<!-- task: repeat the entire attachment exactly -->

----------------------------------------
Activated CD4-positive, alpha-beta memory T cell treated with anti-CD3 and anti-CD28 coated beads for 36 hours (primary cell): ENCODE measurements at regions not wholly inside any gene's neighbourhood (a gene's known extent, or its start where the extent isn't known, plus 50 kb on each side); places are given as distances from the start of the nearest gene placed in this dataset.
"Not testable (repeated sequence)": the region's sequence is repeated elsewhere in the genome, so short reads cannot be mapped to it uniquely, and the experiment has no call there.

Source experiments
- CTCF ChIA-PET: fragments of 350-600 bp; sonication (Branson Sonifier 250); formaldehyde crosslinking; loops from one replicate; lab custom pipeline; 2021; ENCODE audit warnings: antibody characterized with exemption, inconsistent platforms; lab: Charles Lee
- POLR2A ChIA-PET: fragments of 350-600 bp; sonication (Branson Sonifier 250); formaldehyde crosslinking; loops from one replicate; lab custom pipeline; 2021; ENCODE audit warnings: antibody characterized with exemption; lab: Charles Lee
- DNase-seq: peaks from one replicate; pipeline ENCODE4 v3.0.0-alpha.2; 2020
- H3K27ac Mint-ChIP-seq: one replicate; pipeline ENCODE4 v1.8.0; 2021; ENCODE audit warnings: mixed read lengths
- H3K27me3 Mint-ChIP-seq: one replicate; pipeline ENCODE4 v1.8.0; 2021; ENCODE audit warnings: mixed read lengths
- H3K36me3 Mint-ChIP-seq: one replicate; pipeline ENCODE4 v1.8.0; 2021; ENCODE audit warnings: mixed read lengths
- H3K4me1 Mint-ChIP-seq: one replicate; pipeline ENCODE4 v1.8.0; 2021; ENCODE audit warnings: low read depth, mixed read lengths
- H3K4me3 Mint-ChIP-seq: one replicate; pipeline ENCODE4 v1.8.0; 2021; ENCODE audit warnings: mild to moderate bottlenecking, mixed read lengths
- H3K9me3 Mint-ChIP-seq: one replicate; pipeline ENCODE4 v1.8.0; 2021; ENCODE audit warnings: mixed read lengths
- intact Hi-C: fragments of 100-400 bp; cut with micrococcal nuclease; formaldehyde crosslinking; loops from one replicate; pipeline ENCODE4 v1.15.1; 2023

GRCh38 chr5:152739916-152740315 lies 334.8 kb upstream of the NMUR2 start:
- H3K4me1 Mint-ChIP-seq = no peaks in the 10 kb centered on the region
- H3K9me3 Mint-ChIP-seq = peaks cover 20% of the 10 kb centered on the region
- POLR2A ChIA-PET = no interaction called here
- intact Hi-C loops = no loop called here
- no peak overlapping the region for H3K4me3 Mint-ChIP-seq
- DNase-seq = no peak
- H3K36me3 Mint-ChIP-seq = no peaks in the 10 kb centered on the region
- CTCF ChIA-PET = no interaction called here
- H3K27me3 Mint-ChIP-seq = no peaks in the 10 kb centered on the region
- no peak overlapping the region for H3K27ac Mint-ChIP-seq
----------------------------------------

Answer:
Activated CD4-positive, alpha-beta memory T cell treated with anti-CD3 and anti-CD28 coated beads for 36 hours (primary cell): ENCODE measurements at regions not wholly inside any gene's neighbourhood (a gene's known extent, or its start where the extent isn't known, plus 50 kb on each side); places are given as distances from the start of the nearest gene placed in this dataset.
"Not testable (repeated sequence)": the region's sequence is repeated elsewhere in the genome, so short reads cannot be mapped to it uniquely, and the experiment has no call there.

Source experiments
- CTCF ChIA-PET: fragments of 350-600 bp; sonication (Branson Sonifier 250); formaldehyde crosslinking; loops from one replicate; lab custom pipeline; 2021; ENCODE audit warnings: antibody characterized with exemption, inconsistent platforms; lab: Charles Lee
- POLR2A ChIA-PET: fragments of 350-600 bp; sonication (Branson Sonifier 250); formaldehyde crosslinking; loops from one replicate; lab custom pipeline; 2021; ENCODE audit warnings: antibody characterized with exemption; lab: Charles Lee
- DNase-seq: peaks from one replicate; pipeline ENCODE4 v3.0.0-alpha.2; 2020
- H3K27ac Mint-ChIP-seq: one replicate; pipeline ENCODE4 v1.8.0; 2021; ENCODE audit warnings: mixed read lengths
- H3K27me3 Mint-ChIP-seq: one replicate; pipeline ENCODE4 v1.8.0; 2021; ENCODE audit warnings: mixed read lengths
- H3K36me3 Mint-ChIP-seq: one replicate; pipeline ENCODE4 v1.8.0; 2021; ENCODE audit warnings: mixed read lengths
- H3K4me1 Mint-ChIP-seq: one replicate; pipeline ENCODE4 v1.8.0; 2021; ENCODE audit warnings: low read depth, mixed read lengths
- H3K4me3 Mint-ChIP-seq: one replicate; pipeline ENCODE4 v1.8.0; 2021; ENCODE audit warnings: mild to moderate bottlenecking, mixed read lengths
- H3K9me3 Mint-ChIP-seq: one replicate; pipeline ENCODE4 v1.8.0; 2021; ENCODE audit warnings: mixed read lengths
- intact Hi-C: fragments of 100-400 bp; cut with micrococcal nuclease; formaldehyde crosslinking; loops from one replicate; pipeline ENCODE4 v1.15.1; 2023

GRCh38 chr5:152739916-152740315 lies 334.8 kb upstream of the NMUR2 start:
- H3K4me1 Mint-ChIP-seq = no peaks in the 10 kb centered on the region
- H3K9me3 Mint-ChIP-seq = peaks cover 20% of the 10 kb centered on the region
- POLR2A ChIA-PET = no interaction called here
- intact Hi-C loops = no loop called here
- no peak overlapping the region for H3K4me3 Mint-ChIP-seq
- DNase-seq = no peak
- H3K36me3 Mint-ChIP-seq = no peaks in the 10 kb centered on the region
- CTCF ChIA-PET = no interaction called here
- H3K27me3 Mint-ChIP-seq = no peaks in the 10 kb centered on the region
- no peak overlapping the region for H3K27ac Mint-ChIP-seq